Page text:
One would think the only American fighter pilot to earn the Medal of Honor in World War II in Europe would be remembered and honored, or at least mentioned in history textbooks in high school and college.  No such luck today.  For those of us who grew up in the aftermath of the Second World War, however, this was fortunately not the case.  The heroes of the war loomed large—in newspapers, magazines, books, newsreels, and movies.  Their names were frequently dropped in conversations among adults, and their stories were passed on down to us kids.  I was enthralled.

One of the first balsa-wood models I made was of a Curtiss P-40 Warhawk.  I couldn’t read all the directions in the kit, but I could follow the illustrations.  The final touch was 0419-mcgrath4applying the decal of the shark’s open mouth on the front of the fuselage, an image that was ideally suited for the plane.  I then had my own little version of the plane flown by the Flying Tigers in China and Burma.  One of those Tigers was Jim Howard.

James Howell Howard was born in Canton, China, in 1913, to American parents.  His ophthalmologist father was serving as a missionary, teaching Chinese medical students eye surgery.  In 1927 the family returned to the United States, and Howard attended high school in St. Louis.  After graduation he was off to California and enrolled at Pomona College in Claremont, intending to follow his father into medicine.  After earning his bachelor’s degree, however, he thought he’d try Naval Aviation rather than medical school.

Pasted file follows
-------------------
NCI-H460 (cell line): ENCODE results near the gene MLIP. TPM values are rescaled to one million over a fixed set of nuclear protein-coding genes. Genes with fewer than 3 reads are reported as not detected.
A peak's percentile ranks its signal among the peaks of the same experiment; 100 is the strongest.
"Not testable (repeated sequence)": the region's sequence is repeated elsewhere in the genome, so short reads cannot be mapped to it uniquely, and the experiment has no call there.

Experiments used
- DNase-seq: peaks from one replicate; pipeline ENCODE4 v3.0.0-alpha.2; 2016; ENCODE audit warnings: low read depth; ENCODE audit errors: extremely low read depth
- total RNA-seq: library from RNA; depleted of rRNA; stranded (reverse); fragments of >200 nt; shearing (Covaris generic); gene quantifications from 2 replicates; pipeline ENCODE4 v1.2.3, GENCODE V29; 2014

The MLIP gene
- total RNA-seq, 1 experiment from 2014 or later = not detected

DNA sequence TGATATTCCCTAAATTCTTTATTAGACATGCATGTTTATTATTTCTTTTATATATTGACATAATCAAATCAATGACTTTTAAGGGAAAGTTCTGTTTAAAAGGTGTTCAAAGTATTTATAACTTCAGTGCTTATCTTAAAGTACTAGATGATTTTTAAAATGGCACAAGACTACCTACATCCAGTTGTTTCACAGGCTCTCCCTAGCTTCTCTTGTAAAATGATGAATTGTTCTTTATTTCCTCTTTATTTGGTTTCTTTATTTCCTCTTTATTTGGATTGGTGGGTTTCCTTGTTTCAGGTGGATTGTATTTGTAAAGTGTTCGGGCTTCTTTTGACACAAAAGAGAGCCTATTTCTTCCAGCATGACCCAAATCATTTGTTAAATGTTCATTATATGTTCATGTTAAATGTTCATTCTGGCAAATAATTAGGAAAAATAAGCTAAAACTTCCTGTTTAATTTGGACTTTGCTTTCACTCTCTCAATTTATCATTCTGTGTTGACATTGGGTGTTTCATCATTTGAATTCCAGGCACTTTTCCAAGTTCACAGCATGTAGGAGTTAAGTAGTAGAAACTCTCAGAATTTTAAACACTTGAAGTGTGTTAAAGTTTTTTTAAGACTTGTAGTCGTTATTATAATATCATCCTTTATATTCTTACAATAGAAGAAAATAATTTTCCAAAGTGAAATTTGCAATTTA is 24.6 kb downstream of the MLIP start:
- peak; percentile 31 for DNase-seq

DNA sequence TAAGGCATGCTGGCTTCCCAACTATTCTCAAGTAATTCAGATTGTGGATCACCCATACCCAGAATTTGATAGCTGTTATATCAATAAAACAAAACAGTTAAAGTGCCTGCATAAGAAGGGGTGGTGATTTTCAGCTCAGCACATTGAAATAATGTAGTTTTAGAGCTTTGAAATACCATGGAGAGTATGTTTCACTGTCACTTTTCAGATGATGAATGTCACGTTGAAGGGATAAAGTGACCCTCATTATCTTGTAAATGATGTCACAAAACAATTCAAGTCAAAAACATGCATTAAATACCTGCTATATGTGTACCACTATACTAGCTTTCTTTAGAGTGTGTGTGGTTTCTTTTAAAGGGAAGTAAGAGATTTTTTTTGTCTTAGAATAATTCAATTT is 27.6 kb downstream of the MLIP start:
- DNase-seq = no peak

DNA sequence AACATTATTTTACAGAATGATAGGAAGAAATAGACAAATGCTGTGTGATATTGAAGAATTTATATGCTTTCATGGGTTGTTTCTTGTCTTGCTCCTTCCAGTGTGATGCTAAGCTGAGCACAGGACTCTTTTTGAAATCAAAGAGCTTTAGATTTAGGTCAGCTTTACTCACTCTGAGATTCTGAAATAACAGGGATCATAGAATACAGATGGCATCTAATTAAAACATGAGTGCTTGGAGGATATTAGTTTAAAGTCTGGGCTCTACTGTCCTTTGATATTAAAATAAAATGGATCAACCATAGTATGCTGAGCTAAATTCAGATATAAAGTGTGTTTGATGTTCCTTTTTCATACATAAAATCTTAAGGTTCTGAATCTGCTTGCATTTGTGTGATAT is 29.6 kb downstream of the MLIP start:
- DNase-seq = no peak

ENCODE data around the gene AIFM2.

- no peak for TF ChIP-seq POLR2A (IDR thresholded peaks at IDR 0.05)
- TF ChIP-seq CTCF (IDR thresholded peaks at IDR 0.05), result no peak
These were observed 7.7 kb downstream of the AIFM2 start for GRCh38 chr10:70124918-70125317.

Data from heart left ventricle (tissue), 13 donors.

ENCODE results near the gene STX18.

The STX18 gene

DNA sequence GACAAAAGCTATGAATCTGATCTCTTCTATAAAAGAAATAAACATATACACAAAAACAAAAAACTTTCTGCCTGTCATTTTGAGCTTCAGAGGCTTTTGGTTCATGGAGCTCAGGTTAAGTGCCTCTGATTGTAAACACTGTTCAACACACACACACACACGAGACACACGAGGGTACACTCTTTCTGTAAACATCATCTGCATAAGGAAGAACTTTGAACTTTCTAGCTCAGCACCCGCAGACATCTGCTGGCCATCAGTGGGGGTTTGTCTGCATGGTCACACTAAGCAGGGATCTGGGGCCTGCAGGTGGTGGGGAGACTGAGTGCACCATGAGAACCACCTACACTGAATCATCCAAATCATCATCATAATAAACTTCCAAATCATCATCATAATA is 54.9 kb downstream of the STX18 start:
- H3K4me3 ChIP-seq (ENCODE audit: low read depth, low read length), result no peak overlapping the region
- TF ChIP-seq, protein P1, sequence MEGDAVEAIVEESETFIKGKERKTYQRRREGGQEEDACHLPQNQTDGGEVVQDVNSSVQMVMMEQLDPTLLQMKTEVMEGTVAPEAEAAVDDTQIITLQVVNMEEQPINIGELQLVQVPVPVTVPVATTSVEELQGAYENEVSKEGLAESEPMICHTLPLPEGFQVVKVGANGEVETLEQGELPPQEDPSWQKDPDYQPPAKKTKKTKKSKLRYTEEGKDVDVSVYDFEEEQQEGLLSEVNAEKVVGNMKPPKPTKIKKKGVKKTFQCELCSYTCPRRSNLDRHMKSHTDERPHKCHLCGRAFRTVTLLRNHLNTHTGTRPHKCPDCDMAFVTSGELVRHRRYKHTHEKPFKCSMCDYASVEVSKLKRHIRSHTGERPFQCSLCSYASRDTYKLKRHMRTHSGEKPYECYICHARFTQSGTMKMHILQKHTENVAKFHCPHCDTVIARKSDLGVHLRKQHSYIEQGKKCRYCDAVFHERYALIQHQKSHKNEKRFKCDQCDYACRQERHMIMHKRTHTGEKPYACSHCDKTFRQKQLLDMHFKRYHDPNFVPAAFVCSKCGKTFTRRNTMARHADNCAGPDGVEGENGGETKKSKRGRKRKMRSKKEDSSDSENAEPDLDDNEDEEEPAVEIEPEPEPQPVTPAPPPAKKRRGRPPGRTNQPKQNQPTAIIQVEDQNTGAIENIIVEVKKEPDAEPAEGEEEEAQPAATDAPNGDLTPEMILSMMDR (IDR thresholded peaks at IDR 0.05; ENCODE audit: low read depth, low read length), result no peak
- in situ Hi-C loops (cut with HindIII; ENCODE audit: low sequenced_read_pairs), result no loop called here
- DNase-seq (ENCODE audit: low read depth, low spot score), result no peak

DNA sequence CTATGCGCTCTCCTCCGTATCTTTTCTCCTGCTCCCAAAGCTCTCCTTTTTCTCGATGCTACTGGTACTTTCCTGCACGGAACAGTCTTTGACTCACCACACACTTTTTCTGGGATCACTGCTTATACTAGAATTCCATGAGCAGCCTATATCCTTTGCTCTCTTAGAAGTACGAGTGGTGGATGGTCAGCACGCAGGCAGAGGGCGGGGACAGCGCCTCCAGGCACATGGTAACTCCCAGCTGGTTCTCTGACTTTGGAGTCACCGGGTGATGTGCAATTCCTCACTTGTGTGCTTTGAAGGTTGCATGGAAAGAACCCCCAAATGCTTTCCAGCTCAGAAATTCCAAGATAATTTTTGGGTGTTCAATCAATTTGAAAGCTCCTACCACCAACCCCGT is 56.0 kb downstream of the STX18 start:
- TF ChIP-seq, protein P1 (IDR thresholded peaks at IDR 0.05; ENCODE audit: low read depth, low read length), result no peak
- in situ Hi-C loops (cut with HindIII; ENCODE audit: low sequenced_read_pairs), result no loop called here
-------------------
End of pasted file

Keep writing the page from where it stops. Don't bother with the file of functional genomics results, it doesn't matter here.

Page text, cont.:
He excelled as an aviation cadet and by 1939 had earned his wings and was commissioned an ensign.  His first duty was flying the Grumman F3F-2 biplane fighter with Fighting Six (VF-6) off the carrier U.S.S. Enterprise based at Pearl Harbor.  Like many other pilots in the peacetime Navy or Army, Howard longed for more excitement, and when an offer came to join the American Volunteer Group in June 1941, he resigned his commission and became one of Claire Chennault’s boys.  Howard signed on as a flight leader, which paid the princely sum of $650 per month plus $500 for every Japanese plane shot down.  Howard liked the money, “But the overriding reason was my yearning for adventure and action.”  He got all three.